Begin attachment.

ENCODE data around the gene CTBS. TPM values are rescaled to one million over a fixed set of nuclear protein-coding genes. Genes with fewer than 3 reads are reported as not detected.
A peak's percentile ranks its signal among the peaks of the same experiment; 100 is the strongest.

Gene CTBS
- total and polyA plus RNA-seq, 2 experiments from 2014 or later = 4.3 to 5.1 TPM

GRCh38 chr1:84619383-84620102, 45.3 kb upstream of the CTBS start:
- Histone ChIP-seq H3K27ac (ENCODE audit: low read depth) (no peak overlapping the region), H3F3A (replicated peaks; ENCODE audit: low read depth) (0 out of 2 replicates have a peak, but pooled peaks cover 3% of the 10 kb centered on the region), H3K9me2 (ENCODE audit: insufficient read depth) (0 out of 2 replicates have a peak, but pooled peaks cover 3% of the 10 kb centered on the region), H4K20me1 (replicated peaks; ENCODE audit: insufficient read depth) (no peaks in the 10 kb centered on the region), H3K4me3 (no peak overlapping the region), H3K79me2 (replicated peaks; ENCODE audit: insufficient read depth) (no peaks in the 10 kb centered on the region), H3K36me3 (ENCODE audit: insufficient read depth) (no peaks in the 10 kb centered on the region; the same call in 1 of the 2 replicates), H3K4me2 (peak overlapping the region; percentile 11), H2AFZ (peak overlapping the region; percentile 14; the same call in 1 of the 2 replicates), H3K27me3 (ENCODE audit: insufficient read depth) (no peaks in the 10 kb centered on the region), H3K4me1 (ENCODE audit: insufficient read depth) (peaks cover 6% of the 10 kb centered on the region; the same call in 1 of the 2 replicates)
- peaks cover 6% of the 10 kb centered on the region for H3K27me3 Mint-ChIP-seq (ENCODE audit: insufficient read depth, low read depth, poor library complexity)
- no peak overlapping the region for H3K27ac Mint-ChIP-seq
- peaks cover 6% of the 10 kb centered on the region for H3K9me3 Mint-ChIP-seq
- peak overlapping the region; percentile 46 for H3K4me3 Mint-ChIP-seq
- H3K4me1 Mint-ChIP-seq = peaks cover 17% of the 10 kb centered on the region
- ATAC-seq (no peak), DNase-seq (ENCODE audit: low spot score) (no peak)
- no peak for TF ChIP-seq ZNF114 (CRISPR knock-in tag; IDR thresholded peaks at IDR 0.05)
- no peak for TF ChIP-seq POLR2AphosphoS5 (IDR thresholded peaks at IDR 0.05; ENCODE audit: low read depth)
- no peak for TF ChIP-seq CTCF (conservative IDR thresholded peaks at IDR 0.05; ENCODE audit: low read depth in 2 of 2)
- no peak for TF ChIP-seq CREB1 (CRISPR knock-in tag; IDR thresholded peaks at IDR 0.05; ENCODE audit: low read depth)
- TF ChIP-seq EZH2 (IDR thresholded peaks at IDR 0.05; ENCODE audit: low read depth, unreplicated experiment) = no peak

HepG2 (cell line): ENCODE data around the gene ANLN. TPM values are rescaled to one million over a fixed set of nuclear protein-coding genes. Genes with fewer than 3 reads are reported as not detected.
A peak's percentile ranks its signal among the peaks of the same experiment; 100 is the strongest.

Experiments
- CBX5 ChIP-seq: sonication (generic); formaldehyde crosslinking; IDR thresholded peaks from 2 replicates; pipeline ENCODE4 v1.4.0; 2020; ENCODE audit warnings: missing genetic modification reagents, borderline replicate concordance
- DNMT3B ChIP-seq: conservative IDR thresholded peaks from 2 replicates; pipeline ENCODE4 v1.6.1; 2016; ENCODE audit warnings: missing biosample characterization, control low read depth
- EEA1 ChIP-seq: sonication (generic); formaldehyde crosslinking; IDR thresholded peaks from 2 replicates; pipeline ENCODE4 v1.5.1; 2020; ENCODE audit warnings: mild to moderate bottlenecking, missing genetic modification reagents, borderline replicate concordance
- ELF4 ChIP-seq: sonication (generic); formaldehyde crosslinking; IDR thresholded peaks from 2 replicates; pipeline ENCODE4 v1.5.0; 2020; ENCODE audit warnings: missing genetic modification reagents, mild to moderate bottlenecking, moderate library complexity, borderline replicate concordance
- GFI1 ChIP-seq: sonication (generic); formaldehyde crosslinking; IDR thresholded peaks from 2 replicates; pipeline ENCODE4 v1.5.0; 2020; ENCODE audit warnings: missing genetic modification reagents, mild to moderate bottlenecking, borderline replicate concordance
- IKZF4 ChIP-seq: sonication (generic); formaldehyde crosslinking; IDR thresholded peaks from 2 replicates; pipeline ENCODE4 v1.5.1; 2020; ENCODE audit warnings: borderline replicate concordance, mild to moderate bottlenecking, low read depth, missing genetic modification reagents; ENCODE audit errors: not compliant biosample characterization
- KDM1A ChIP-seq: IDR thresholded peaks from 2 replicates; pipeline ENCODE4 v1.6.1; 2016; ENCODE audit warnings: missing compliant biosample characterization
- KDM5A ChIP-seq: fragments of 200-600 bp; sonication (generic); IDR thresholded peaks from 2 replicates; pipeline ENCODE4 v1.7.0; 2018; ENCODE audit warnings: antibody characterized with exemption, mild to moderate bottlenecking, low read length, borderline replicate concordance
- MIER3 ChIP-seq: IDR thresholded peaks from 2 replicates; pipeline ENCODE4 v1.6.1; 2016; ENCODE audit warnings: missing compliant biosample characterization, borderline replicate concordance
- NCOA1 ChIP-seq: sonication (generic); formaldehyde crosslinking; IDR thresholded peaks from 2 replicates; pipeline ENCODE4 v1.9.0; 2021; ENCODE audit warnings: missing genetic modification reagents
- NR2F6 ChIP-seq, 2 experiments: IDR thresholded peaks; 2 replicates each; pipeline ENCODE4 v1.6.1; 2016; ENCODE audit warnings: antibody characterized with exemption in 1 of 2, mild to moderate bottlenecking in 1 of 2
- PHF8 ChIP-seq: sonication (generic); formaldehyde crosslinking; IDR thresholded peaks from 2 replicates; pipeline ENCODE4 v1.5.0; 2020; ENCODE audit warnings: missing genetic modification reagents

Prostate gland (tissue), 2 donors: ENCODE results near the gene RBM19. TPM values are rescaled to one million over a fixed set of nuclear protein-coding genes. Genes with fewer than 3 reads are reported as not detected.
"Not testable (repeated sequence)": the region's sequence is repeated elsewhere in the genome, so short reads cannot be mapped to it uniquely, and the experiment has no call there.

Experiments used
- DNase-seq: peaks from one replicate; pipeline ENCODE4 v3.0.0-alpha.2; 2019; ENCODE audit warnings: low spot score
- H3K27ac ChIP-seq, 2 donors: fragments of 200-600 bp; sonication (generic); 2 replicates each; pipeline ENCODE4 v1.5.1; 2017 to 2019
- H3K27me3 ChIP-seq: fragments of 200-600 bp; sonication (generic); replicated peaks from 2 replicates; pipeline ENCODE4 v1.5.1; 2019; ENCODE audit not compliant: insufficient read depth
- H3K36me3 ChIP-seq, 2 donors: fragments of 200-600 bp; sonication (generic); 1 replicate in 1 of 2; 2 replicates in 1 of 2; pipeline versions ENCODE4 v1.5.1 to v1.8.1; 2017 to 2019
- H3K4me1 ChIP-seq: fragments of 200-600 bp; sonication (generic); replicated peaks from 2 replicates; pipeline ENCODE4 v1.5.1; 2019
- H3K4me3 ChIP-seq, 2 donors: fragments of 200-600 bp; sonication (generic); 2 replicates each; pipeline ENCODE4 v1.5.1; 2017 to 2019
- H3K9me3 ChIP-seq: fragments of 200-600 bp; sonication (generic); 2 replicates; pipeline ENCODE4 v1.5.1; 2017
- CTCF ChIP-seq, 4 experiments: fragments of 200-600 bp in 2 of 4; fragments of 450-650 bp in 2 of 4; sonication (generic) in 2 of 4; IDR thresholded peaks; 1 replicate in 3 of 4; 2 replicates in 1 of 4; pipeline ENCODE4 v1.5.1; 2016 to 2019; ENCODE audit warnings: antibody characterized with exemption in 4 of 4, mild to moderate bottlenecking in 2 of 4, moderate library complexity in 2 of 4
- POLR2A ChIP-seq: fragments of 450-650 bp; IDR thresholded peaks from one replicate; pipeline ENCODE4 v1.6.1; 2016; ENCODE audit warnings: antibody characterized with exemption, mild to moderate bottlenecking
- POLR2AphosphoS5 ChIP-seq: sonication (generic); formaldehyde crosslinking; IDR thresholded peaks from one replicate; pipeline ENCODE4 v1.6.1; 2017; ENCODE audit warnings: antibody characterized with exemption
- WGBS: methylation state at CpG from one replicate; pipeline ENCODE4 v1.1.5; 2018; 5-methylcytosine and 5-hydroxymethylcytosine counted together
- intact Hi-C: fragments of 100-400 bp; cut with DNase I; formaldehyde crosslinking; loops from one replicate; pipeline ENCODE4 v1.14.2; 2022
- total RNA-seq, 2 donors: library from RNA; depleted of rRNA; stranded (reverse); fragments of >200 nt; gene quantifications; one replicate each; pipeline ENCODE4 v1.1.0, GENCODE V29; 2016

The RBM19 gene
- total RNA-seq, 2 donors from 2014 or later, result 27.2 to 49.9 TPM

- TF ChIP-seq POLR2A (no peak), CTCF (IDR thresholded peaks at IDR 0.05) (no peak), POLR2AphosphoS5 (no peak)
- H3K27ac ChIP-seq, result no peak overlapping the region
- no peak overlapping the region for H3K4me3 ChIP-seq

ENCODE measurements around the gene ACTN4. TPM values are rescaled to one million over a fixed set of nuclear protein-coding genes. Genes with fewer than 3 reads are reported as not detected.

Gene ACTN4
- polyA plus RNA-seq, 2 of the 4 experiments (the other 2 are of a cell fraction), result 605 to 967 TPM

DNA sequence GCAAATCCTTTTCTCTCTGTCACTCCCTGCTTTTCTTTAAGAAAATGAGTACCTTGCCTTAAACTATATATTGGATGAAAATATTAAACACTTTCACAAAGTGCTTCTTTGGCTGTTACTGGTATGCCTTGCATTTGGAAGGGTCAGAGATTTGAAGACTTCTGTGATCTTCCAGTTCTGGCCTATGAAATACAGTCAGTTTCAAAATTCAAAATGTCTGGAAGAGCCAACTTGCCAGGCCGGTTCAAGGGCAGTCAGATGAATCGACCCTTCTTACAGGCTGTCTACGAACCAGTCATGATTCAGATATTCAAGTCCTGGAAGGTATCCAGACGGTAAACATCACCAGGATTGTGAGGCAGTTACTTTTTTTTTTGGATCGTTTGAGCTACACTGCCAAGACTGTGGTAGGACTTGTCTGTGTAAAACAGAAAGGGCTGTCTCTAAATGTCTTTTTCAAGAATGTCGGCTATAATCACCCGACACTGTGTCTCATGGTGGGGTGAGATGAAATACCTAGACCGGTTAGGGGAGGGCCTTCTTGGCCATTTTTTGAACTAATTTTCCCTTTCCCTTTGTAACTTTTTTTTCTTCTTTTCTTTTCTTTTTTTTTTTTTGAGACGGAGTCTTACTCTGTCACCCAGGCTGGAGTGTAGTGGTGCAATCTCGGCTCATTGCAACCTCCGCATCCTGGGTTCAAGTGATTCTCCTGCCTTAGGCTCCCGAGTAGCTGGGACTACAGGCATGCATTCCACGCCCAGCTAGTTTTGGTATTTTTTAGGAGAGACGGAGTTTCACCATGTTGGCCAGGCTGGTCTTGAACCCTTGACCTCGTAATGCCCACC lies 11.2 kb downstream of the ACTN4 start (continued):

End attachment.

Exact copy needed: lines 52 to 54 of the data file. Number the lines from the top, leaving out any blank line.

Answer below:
- H3K27ac ChIP-seq, result no peak overlapping the region
- no peak overlapping the region for H3K4me3 ChIP-seq

ENCODE measurements around the gene ACTN4. TPM values are rescaled to one million over a fixed set of nuclear protein-coding genes. Genes with fewer than 3 reads are reported as not detected.